An African war veteran in his 90s marched to victory against Covid-19. And he’s received a special letter from Prince Harry and Meghan Markle recognizing his efforts!
Private Joseph Hammond from Ghana decided to put one foot in front of the other, raising money for those in need during the current world crisis.
At the age of 95, when most people would be thinking of staying indoors, Pte Hammond ventured out to cover 23 km. A crowdfunding target of just over $600,000 was set.
He had an ankle-straining objective of 2 miles per day for 7 days, which he managed with aplomb. At time of writing, the amount on his JustGiving page stands at approx $46,000.
He undertook this epic task alongside the GUBA Foundation, a charity which helps African communities around the world.
Frontline workers and veterans are to be recipients of the money. “I fought in the war which ended 75 years ago” he says in the explanatory video. “Now we are faced with another invisible war… kick away Covid-19 from Africa”.
Hashtag #WALKwithHAMMOND promoted the move on social media. T
England’s Colonel Tom Moore – now a Sir – was the inspiration behind Pte Hammond’s idea. Moore, 100, raised many millions of pounds by walking laps of his 25 m long garden. Like Moore, Hammond served in Myanmar (then Burma) during World War II.
While this extraordinary individual might have expected recognition, a letter from the Duke and Duchess of Sussex wasn’t quite what he had in mind.
As posted on Twitter, a video shows Pte Hammond reading the opening of a truly unexpected delivery: “Meghan and I send you our warmest wishes…” he begins. When it dawns on him what exactly he’s holding, Hammond lets out a celebratory whoop!
The walking wonder also expressed his appreciation via the platform: “I received a letter from Prince Harry today. This is such a wonderful surprise. It is absolutely marvellous and I will hold this in my heart forever. I will like to thank Prince Harry for this amazing gift.”
A follow up post on YouTube shows the proud Private framing the precious letter. “He is a great soldier,” Hammond comments. “I am very proud of him.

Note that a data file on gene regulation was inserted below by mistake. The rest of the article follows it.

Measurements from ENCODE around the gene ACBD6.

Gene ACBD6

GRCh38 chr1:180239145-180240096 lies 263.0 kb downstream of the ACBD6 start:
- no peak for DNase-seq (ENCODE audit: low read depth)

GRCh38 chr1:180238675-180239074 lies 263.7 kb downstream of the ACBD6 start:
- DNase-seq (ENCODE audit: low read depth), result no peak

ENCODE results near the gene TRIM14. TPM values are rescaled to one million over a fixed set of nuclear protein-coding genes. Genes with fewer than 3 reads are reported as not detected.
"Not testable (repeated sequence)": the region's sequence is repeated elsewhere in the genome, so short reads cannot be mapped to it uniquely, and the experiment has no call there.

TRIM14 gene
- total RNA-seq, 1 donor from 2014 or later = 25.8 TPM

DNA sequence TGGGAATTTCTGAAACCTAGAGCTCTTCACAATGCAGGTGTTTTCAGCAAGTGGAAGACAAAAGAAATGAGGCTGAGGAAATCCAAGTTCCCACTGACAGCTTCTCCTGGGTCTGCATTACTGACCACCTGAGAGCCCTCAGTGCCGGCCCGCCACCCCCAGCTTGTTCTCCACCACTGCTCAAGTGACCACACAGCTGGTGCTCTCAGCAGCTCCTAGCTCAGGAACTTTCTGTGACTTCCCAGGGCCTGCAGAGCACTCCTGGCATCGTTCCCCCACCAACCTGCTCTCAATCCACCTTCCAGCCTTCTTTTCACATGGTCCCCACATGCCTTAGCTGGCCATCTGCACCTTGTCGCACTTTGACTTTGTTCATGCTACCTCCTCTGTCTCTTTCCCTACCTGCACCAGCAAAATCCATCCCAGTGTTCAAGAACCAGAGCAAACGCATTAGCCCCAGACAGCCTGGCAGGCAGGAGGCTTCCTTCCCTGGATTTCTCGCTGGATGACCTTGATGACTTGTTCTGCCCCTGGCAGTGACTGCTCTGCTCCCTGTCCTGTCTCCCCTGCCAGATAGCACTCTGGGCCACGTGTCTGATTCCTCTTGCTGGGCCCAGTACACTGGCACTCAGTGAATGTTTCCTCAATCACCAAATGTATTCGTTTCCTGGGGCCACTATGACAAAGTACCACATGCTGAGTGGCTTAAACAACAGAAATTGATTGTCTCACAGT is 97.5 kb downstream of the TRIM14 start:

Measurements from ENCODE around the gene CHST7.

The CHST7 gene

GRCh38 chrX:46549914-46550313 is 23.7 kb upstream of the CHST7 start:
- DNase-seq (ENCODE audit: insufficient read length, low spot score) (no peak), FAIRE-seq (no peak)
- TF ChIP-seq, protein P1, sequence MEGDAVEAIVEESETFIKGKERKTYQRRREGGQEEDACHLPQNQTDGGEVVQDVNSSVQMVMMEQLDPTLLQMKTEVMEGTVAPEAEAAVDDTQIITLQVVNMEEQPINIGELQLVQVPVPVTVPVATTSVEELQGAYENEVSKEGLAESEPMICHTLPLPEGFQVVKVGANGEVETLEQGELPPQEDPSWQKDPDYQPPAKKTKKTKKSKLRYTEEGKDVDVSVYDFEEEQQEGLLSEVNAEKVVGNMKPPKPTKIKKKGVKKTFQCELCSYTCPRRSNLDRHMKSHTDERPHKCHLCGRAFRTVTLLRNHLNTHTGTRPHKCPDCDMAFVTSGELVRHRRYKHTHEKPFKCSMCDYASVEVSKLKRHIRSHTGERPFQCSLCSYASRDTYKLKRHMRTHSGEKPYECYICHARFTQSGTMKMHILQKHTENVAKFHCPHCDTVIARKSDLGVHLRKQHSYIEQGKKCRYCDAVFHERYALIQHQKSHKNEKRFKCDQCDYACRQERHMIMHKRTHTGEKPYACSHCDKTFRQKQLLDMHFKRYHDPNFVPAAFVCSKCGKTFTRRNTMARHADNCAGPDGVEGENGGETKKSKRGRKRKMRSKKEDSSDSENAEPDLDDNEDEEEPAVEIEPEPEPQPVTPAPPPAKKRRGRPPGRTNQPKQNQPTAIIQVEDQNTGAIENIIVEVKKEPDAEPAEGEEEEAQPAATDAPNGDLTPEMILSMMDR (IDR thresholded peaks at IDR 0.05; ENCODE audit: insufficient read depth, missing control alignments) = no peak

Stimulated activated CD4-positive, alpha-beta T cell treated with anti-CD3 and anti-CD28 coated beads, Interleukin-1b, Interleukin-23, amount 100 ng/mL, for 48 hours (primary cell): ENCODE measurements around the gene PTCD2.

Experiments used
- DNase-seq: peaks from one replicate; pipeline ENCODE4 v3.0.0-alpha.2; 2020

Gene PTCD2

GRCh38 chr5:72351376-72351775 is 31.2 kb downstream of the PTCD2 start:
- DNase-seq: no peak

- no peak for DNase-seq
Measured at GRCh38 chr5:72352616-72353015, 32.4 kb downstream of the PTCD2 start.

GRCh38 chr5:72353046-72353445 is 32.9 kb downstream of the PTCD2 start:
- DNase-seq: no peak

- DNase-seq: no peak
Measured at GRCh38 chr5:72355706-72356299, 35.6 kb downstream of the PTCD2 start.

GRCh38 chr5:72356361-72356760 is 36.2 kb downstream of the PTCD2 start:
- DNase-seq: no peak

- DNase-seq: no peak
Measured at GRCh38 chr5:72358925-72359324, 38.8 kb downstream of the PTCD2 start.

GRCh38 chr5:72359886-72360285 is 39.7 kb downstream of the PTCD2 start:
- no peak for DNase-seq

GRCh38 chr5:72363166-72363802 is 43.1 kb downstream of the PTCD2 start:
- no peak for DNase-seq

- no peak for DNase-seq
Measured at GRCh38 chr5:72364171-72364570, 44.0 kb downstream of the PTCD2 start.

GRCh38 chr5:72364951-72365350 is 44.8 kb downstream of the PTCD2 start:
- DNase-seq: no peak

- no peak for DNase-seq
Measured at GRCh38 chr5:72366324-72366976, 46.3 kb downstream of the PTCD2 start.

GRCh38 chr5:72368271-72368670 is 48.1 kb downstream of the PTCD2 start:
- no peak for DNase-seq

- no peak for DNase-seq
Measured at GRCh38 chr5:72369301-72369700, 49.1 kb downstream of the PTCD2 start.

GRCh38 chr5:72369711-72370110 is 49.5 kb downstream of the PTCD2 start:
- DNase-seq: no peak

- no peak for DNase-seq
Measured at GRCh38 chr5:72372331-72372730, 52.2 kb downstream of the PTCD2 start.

When I met him last November I was extremely happy.” Another has him sending a present to their son Archie and highlighting the special day, a Monday. Hammond explains how those born on Monday are “loyal, dependable and caring”. Ghanaian tradition refers to such children as “Kojo”, or “associated with peace”.
The Prince and the veteran met face to face, at a Commonwealth soldiers’ event in happier times. “I glued myself to him because he is also a soldier,” said Hammond, quoted by CNN, adding “he’s been to Afghanistan, and we spoke about the military, my battalion.”
Al Jazeera wrote last month, “The World Health Organization has called for vigilance, warning that COVID-19 could kill up to 190,000 people in Africa and infect between 29 million and 44 million in the first year if containment measures fail.” Hammond’s crowdfunding challenge will hopefully provide a literal lifeline to those struggling.
The worldwide response to Coronavirus demonstrates humanity’s exceptionally giving nature. Just because someone is around a century old, doesn’t mean they’ve lost the fight.
“In Russia, Zinaida Korneva, a 97-year-old WWII veteran, is recounting her war stories on social media to raise money for the families of doctors who died of coronavirus” says Al Jazeera.
Meanwhile, “In the UK, 100-year-old Dabirul Choudhury walked laps of his community garden while fasting for the holy month of Ramadan to raise money for COVID-19 victims.”
Pte Hammond has played his small but significant part in tackling the issue. It’s only right that he is acknowledged for his bravery by the highest quarters.